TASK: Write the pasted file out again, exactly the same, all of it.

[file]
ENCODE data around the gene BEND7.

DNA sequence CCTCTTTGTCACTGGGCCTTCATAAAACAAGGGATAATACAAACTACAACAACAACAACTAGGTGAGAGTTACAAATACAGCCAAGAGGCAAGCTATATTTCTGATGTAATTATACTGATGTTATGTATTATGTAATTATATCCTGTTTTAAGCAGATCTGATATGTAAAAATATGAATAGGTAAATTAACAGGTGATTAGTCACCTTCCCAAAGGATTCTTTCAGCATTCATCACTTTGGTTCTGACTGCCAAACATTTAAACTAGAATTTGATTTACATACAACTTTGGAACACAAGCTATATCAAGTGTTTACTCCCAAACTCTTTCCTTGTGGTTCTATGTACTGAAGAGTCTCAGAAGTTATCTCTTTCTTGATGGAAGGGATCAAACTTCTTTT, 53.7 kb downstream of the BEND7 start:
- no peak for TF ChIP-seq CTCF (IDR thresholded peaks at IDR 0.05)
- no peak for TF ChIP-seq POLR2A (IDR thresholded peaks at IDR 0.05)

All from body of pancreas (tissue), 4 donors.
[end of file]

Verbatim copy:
ENCODE data around the gene BEND7.

DNA sequence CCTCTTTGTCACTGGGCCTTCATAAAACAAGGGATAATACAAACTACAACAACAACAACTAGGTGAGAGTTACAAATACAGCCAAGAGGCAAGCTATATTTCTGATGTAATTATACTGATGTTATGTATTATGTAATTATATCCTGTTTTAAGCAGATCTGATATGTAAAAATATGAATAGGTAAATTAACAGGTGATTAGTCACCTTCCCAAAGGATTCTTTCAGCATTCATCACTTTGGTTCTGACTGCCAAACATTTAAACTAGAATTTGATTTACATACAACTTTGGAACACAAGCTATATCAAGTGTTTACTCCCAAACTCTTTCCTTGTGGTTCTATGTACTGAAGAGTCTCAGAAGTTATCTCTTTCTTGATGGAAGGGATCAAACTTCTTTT, 53.7 kb downstream of the BEND7 start:
- no peak for TF ChIP-seq CTCF (IDR thresholded peaks at IDR 0.05)
- no peak for TF ChIP-seq POLR2A (IDR thresholded peaks at IDR 0.05)

All from body of pancreas (tissue), 4 donors.